A further difficulty is that the principle of free inquiry would be nullified by the achievement of its stated purpose. As long as a man is ignorant, it is consistent with his condition to remain open to both the affirmative and negative answers to the issue in question. But when and if he comes to know (which is the purpose of his investigation) the matter ceases to be doubtful to him, and his mind closes to the possibility that the opposite might be true. He is no longer free to doubt, except willfully. Thus by the assumed definition ignorance makes free, while knowledge enslaves. A reply to this objection might assume that knowledge is simply unattainable, inasmuch as all things are in all respects always changing, or inasmuch as our minds, not being omniscient, cannot reach the certain truth about anything. But this, as before, would base the principle of free inquiry on particular and controversial philosophical theories, which as a consequence would be immune to criticism under the principle.
Also, every criticism, unless it be simply an expression of the will to criticize, must finally be based on premises not subject to criticism. For if the premises of some criticism are themselves to be criticized, and the premises of this second criticism are in turn to be criticized, and so on, then either the process must rest in premises not subject to criticism, or all criticism is a game which begins anywhere and ends nowhere, advancing not a step towards the truth. Not even logical consistency can be established, for presumably the principles of logic are subject to criticism as is everything else.
Since academic freedom is thought to derive from and be justified by the principle of free inquiry, and since in turn considerations of academic tenure are supposed to be governed by the principles of academic freedom, the college professor comes to be judged by standards which have no relation to the purposes of his life as a scholar and a teacher. For it is usually maintained that the academic standing of a scholar should be determined by his “competence,” while at the same time academic freedom requires that competence be judged in abstraction from what is true and what is false in the area of his competence. But since knowledge of the truth is the end of all study and teaching, to judge a scholar in this way is comparable to judging a doctor while abstracting from all consideration of health and disease, or to judging a cook without tasting what he cooks.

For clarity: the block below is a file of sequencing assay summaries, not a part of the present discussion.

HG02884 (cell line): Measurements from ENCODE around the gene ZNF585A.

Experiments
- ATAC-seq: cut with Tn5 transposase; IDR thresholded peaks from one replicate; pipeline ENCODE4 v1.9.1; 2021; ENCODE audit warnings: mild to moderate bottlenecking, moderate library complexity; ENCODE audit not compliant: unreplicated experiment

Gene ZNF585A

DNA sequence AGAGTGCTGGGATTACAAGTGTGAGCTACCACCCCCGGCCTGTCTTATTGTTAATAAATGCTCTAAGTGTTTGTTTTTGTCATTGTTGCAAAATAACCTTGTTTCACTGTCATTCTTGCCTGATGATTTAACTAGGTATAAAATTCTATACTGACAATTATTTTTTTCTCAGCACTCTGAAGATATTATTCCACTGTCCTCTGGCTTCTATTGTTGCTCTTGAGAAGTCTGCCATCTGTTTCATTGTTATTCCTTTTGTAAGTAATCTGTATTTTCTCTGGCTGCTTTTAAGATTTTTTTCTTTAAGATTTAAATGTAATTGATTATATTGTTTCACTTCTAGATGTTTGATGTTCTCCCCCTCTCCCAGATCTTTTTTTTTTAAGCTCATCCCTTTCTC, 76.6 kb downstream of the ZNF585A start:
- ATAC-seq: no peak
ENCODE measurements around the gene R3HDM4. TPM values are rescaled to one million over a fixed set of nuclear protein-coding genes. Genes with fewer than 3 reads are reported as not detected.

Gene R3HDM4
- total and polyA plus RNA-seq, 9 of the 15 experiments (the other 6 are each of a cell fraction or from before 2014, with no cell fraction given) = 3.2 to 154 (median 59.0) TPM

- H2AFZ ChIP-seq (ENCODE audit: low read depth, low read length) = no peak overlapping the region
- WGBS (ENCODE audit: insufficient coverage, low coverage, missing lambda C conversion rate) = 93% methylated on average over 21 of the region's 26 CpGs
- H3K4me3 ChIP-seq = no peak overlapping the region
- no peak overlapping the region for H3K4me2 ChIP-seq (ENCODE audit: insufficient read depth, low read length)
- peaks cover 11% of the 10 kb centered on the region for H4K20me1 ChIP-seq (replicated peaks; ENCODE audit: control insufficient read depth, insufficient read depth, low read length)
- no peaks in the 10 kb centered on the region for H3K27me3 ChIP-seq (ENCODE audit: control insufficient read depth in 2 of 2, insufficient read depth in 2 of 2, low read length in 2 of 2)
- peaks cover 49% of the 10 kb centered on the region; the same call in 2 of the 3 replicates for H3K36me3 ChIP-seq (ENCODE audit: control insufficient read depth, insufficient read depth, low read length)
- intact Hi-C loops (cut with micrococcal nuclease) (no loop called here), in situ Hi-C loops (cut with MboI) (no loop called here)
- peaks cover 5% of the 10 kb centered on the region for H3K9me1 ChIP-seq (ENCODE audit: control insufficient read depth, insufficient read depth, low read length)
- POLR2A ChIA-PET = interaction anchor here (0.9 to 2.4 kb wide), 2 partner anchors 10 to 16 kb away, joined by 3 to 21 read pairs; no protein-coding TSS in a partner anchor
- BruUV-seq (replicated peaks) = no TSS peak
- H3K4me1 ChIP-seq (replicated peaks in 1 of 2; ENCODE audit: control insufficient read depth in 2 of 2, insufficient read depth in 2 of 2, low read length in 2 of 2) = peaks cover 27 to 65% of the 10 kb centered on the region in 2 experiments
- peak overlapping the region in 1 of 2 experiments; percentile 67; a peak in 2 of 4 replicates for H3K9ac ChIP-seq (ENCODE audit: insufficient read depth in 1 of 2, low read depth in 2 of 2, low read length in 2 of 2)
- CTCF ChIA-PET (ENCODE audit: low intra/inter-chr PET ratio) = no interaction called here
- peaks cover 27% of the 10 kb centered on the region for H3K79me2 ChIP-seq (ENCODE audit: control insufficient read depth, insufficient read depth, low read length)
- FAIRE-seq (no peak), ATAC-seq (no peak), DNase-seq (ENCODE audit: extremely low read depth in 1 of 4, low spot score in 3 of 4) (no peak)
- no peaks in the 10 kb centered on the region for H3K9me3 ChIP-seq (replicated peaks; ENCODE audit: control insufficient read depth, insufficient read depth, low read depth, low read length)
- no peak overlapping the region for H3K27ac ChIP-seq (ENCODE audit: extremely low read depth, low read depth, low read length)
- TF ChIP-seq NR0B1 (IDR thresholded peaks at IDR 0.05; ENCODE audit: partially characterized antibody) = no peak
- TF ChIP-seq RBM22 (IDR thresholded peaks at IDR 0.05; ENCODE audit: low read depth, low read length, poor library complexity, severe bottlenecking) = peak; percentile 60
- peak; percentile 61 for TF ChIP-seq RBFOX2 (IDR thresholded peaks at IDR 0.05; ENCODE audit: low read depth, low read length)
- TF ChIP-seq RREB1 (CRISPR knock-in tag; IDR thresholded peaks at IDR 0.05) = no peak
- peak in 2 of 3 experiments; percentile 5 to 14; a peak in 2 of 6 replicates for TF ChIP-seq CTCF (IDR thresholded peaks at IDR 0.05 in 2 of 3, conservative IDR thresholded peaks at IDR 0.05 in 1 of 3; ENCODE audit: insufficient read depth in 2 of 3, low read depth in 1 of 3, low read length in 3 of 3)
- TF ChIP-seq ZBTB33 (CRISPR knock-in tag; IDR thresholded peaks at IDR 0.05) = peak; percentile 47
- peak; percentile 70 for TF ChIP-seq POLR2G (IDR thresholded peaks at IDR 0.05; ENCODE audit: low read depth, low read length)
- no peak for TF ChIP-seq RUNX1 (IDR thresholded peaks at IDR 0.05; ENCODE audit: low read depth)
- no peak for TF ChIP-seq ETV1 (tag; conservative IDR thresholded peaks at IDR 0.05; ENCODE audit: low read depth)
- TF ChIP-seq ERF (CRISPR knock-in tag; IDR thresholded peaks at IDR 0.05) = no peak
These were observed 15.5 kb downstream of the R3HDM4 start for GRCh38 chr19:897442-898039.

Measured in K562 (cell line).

As a result, when scholars must determine the professional standing of one of their colleagues, they must find some definition of competence which prescinds from the very purpose of competence; thus, they are compelled to fall back upon “accepted standards” of competence, standards which are either based on what is altogether secondary, or so vaguely and generally described as to be nearly useless as directives, or which even carry in disguise definite views of the true and the false in the various disciplines. But what is worse, the standards are thought to be standards precisely insofar as they are accepted; in other words, the accepted rather than the true is the standard not only in fact (because of human fallibility) but also by intent. Thus the consistent application of academic freedom becomes by definition the very tyranny which it is supposed to prevent.
Indeed, it would seem that the government of any institution by rules which prescind (or pretend to prescind) from all differences of belief, or which negate in principle the possibility of governing by the truth, must of necessity be tyrannical. For concrete and particular decisions must be made, about the curriculum, student life, hiring and firing, promotion and so forth, but cannot be directed by rules which by their abstract and negative character in effect deny that there are any rules. Thus, no individual decision can be really justified or condemned out of principle, leaving an infinite latitude in practice to the men who actually make the decisions, who thus rule by their own absolute discretion.